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RMIT University Library - Learning Lab

Modes of study


Modes of study

Unlike secondary education, studying at a university can take many different forms. You might have classes that meet both on campus and online, and you will likely engage with a variety of online resources.

The digital campus

The digital campus is a concept to help students and staff understand that not all learning takes place at the physical location where a tertiary institution operates. The tertiary community will have to work across the internet, online resources, digital learning environments and social platforms. The instituion where you're enrolled will aim to use these locations as well as the phsycial ones to best deliver a quality educational experience so you can develop the skills and knowledge to prepare you for work and life.

Blended learning

Many universities have transitioned to blended learning since the beginning of the Covid 19 pandemic. The blended learning experience is a mix of online and face to face activities. Blended learning is flexible, accessible, inclusive and connected, supported by specialist spaces, services and technologies. The university isn’t just a physical place, and much of your learning and connections will be undertaken online.

Digital learning is a core part of every student’s experience. This may be in the form of readings, videos or other kinds of learning materials that you can access through digital learning platforms as you learn at your own pace. Blended learning programmes may include a rich mixture of face-to-face and/or online learning activities incorporating different media such as text, audio or visual media. This provides opportunities to explore different learning methods and activities.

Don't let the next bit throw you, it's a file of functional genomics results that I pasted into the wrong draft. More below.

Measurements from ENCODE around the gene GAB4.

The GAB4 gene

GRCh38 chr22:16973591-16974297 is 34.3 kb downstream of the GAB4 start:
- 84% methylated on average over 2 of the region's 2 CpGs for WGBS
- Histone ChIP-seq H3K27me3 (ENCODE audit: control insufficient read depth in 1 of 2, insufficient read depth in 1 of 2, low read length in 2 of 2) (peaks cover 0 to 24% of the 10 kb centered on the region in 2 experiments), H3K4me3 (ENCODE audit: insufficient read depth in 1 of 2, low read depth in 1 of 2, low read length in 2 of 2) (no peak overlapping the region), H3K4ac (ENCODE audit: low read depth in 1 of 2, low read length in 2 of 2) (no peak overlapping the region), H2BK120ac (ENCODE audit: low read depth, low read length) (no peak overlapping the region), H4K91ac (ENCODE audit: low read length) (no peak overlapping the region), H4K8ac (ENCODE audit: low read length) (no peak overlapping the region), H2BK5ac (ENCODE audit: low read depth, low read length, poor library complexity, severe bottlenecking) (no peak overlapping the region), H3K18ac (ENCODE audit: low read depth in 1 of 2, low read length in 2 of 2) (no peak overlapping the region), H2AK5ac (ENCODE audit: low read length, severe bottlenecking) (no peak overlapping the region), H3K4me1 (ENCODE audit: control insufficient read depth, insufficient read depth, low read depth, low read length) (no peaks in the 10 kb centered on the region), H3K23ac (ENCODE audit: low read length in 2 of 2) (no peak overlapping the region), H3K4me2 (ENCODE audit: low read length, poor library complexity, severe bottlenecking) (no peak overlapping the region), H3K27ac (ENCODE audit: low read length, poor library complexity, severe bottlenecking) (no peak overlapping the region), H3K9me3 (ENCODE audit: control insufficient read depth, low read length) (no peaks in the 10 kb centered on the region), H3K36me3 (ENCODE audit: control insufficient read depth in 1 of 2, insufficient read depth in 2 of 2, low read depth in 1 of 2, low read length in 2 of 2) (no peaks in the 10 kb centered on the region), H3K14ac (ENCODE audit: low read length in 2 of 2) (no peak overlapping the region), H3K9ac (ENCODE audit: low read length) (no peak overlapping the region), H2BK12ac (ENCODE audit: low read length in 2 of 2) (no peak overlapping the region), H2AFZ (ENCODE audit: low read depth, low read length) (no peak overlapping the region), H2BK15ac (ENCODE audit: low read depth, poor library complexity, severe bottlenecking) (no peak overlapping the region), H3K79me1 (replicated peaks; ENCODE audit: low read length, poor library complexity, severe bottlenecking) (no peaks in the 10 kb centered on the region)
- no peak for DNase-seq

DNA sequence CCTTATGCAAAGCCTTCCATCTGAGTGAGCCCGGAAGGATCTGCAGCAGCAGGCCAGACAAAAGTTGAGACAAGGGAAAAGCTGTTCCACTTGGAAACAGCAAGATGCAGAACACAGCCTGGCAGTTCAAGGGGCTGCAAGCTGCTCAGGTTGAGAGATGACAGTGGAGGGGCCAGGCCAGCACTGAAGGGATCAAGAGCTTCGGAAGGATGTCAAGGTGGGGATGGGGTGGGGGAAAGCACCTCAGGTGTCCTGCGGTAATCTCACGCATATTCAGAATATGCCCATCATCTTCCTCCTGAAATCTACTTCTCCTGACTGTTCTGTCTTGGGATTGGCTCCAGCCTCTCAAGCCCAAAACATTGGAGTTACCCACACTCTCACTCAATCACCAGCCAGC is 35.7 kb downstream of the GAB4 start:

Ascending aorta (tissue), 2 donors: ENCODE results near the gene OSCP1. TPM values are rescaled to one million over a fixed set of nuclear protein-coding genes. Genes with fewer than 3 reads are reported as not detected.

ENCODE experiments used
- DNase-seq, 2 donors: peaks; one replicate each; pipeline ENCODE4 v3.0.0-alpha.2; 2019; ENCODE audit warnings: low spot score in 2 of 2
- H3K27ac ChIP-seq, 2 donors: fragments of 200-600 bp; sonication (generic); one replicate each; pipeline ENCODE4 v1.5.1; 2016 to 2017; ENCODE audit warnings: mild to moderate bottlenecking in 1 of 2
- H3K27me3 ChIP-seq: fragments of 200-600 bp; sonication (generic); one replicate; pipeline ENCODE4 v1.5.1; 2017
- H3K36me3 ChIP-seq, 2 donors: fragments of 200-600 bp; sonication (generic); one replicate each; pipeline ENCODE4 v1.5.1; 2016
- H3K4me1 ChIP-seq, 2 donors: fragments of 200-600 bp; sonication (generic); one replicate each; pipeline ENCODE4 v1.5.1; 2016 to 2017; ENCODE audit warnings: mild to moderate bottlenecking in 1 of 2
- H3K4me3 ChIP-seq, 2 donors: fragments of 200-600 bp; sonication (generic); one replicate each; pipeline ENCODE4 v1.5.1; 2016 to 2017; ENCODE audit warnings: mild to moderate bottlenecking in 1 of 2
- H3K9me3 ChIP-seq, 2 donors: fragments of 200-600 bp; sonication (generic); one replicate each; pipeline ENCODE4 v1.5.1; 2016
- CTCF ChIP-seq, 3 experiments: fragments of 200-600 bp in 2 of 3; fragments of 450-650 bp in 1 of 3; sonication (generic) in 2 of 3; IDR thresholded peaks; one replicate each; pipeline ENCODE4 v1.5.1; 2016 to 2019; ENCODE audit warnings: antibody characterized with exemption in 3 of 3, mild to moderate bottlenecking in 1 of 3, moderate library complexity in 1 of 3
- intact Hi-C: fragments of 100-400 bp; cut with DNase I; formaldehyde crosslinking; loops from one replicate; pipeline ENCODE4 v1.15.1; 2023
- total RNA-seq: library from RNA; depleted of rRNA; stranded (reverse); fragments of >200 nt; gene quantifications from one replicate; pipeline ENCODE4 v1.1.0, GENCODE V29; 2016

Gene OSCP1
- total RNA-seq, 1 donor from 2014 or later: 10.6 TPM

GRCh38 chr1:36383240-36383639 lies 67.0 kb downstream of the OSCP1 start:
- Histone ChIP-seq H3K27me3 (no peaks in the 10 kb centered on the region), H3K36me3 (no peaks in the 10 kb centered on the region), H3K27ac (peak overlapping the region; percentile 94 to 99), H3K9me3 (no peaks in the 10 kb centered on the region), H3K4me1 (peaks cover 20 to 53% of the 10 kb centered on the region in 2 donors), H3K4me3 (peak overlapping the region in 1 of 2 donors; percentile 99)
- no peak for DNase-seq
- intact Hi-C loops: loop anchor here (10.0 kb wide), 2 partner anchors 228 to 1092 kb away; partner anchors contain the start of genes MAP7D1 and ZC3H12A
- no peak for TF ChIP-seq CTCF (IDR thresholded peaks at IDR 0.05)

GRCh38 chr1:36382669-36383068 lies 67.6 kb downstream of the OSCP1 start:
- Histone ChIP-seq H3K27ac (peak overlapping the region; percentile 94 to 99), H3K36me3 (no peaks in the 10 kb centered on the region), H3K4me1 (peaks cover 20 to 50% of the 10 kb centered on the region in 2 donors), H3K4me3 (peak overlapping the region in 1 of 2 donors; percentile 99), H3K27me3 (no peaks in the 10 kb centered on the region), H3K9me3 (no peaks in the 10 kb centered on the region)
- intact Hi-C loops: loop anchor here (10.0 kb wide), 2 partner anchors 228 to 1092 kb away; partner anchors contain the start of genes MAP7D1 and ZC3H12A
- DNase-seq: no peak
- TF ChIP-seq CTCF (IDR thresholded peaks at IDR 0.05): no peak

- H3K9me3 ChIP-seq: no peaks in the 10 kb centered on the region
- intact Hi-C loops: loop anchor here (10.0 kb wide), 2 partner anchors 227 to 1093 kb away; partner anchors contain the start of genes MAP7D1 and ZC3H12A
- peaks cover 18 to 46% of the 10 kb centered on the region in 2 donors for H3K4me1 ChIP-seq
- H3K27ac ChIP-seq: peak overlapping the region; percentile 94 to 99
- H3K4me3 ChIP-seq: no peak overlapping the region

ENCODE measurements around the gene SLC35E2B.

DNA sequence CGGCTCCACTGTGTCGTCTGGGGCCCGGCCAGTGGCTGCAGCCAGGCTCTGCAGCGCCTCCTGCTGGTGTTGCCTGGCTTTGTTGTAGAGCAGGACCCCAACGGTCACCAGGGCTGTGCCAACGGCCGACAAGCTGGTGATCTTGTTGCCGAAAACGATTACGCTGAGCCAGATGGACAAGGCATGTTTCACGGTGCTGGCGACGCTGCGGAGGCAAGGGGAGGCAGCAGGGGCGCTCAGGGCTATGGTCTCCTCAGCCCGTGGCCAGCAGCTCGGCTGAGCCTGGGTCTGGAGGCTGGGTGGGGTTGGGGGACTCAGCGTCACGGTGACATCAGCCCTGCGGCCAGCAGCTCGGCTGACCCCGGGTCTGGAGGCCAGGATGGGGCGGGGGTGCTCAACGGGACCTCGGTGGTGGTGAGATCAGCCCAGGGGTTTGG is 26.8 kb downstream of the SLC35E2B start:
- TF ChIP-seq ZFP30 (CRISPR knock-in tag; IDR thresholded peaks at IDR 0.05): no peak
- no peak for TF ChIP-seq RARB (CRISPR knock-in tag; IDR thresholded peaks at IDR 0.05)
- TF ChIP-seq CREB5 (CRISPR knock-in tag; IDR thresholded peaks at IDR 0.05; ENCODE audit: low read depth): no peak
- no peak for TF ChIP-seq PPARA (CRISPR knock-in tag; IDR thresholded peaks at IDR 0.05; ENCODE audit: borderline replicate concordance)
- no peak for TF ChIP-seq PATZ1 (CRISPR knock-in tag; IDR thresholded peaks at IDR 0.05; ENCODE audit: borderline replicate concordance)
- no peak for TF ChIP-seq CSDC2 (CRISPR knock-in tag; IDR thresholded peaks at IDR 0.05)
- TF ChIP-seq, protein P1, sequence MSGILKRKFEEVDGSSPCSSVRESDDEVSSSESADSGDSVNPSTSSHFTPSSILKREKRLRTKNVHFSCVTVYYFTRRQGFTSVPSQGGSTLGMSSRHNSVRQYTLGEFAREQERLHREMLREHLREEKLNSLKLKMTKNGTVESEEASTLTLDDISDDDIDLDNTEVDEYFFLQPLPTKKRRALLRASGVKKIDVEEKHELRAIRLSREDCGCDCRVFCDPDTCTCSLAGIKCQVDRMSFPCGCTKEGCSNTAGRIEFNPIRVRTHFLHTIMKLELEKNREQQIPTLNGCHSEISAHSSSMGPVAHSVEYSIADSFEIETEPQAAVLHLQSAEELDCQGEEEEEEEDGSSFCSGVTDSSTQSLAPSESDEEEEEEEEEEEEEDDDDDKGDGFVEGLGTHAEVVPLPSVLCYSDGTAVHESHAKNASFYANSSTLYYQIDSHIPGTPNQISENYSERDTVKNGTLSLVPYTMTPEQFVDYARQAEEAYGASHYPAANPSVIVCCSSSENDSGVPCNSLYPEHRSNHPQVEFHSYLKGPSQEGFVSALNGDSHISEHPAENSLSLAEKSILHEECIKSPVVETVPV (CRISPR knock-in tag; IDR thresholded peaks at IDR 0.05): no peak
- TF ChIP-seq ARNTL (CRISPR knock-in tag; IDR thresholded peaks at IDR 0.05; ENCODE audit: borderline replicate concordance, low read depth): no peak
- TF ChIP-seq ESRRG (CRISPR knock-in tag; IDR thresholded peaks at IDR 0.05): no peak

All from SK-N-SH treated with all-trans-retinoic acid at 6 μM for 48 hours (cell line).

A typical example of a blended learning timetable usually means that your lecturers will create in-person classes in the physical classroom and combine them with online classes. A typical blended learning schedule would be something like:

Monday: In person class
Tuesday: In-person class
Wednesday: Online class and activities
Thursday: In-person class
Friday: Live Online class and activities

The flipped classroom

In a flipped classroom, students engage with the materials before or outside of the class. It's flipped because you have done the homework before rather than after the class. This gives you the opportunity to discuss the learning material you have explored, contextualise what you have learnt, and clarify any concepts with your teacher. This allows you to develop deeper knowledge through discussion and activities (Allan, 2016).

Concurrent teaching

Concurrent teaching is when a class is both face-to-face and online at the same time. Students who need to attend university remotely can tune into a lecture or tutorial via live video stream on their own device.

Supplementary / other ways to learn / extracurriculuar opportunities

As well as the material and assessment offered by your teachers, there’s plenty of other ways to get the most out of your time while you study. You may be eligible to undertake short courses, or other types of training that have no additional cost. These might help you develop skills which are valuable to employers in a workplace and give you an advantage over other graduates.


Allan, B. (2016). Emerging Strategies for Supporting Student Learning : A practical guide for librarians and educators, Facet Publishing.

Images by Drazen and D Lahoud/